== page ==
In any case, I e-mailed Jon back and forth, and asked him to let me know when the article came out. He didn't, though, so I did a search and found it on the Star Trib's website. It was a short writeup, but I'm happy to say that I got a fair amount of "ink," so to speak. But I can't help but wonder if Jon was just too busy to notify me that the piece was out, or considered me such a loser that I wasn't worth the e-mail.

The gist of the article can be found in this paragraph:

"The technology firm Gartner Inc. has announced that 2007 may be the year the blog world loses steam. Perhaps hot air is a better term."

According to Gartner, as of last October there were more than 56 million active blogs (per Technorati), but on average most last three months or less. With more than 200 million ex-bloggers, it is predicted that the first half of this year will find a peak number of only around 100 million active ones. MySpace and Facebook are losing a significant number of users as well. Gartner's prediction points to a likely leveling off to at least 30 million active bloggers and 30 million "frequent community contributors" (whatever that means) worldwide when all the blog hoopla dies down.

Says Tevlin: "That's still a lot of yapping, but consider that Google recently estimated that the average blog is read by one person. In other words, for most bloggers, that means your mom's not even reading you anymore."

"The reason, according to Gartner, is that people have gotten bored with their blogs, or just found the responsibility -- not to mention the strain -- of saying something profound or even interesting every day just isn't worth it."

Although the piece--entitled "Bloggone!"--didn't exactly make the typical blogger look too good, that didn't bug me much. What did perturb me was that there were no hyperlinks in the piece--except for one to noone could even click on my blog for a look-see. How internet-unfriendly can you get? Besides, my blog stats are so pathetic that getting a few extra hits from the article would have been appreciated.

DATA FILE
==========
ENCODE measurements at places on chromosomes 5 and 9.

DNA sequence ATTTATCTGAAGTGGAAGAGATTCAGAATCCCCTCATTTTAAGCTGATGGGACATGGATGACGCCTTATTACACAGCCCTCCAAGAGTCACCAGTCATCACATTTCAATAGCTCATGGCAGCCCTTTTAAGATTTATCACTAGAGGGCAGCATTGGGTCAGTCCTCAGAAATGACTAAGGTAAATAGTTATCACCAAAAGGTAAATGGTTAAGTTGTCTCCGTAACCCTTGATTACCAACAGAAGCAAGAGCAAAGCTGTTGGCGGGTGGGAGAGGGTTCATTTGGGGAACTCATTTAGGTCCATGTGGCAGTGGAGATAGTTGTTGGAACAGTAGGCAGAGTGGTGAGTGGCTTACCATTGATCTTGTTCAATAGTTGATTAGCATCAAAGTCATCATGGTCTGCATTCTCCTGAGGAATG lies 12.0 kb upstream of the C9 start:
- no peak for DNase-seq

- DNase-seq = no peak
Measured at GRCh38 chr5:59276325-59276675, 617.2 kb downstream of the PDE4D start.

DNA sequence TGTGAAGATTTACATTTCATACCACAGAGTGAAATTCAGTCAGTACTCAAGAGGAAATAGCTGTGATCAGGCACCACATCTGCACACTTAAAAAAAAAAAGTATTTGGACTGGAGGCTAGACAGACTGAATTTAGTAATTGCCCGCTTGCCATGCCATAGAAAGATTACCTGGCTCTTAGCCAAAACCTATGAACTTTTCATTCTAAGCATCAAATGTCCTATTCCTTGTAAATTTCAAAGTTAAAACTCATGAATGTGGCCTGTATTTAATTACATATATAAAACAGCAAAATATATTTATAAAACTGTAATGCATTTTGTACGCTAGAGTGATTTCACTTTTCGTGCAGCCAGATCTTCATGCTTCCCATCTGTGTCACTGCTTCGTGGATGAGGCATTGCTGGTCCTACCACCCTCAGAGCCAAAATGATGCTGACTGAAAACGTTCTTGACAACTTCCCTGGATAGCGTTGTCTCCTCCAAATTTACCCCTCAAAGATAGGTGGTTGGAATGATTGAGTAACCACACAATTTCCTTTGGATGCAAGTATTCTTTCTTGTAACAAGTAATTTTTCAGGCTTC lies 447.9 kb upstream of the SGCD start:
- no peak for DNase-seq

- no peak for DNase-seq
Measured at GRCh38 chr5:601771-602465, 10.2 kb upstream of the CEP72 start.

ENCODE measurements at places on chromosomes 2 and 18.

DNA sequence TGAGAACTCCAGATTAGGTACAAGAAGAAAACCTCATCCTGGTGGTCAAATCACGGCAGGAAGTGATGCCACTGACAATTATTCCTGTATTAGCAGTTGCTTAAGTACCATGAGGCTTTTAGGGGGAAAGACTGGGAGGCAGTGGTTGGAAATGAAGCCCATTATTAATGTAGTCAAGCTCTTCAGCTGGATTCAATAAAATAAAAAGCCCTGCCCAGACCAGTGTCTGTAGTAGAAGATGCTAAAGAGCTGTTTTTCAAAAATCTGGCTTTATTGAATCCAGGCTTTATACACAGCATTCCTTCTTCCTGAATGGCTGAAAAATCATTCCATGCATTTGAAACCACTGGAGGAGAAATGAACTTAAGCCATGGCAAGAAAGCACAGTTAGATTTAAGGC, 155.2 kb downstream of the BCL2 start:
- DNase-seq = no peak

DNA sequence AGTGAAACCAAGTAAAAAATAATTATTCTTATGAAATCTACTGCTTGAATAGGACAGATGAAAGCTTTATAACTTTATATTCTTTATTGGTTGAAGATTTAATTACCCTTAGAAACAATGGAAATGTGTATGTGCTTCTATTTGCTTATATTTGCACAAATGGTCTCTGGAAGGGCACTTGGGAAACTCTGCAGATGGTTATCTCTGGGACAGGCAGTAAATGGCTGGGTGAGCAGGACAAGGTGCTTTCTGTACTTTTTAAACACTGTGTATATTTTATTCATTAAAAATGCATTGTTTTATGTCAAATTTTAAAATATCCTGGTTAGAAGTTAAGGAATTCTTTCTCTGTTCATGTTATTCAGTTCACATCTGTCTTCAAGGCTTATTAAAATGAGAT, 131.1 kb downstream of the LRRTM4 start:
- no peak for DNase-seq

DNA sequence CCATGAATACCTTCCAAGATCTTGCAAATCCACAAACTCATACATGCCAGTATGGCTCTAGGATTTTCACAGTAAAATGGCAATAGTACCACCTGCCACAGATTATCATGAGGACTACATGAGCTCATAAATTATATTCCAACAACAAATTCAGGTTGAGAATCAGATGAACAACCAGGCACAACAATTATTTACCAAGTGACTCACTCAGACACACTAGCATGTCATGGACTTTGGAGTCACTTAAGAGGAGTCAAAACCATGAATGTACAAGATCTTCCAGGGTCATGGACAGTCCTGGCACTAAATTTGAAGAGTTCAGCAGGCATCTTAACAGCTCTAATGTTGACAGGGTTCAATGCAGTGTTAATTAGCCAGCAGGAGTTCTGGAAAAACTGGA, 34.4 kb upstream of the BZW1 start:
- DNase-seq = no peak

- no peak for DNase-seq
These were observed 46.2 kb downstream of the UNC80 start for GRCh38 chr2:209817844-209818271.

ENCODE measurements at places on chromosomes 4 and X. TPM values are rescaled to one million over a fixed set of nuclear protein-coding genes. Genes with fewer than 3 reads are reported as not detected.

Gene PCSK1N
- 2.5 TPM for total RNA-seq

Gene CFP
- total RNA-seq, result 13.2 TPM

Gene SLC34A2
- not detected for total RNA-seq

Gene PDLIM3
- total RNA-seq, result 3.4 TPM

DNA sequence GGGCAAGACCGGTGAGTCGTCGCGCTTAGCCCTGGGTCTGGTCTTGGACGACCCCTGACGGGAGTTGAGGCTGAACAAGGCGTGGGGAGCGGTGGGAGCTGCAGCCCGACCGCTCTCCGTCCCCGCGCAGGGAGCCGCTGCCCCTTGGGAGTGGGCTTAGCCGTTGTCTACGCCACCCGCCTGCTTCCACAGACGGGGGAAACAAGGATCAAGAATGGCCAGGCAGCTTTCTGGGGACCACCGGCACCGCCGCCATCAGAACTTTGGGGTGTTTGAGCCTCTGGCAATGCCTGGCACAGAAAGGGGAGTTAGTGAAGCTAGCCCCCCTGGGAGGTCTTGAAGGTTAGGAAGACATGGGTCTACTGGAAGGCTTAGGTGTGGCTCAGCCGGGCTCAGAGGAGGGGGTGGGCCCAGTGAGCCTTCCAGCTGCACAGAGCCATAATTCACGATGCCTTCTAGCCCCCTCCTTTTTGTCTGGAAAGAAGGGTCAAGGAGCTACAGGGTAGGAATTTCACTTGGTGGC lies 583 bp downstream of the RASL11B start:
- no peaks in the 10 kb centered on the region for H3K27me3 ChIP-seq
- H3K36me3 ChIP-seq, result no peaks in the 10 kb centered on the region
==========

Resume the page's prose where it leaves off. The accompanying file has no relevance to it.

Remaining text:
In any case, I hope some of you will check out the article, as I'd be interested to know what folks here think about the supposed decline of the blogosphere.


At 12:14 PM, Anonymous Anonymous said...

I can see his point and could agree with part of it but only part.
Blogging has become somewhat of a fad, another way for people to meet and communicate but, yes there is a but; BUT the core of blogging is the people who like to write and those are the numbers that matter.
Curiosity will bring people into it in droves and like your real estate post where you said how the trend of the neighbourhood caught on and the retail stores moved in well this is the same.
When the businesses saw something new that they could exploit they move in and made it even bigger, boosting blogging to a fad status thus peaking people’s curiosity enough to try it.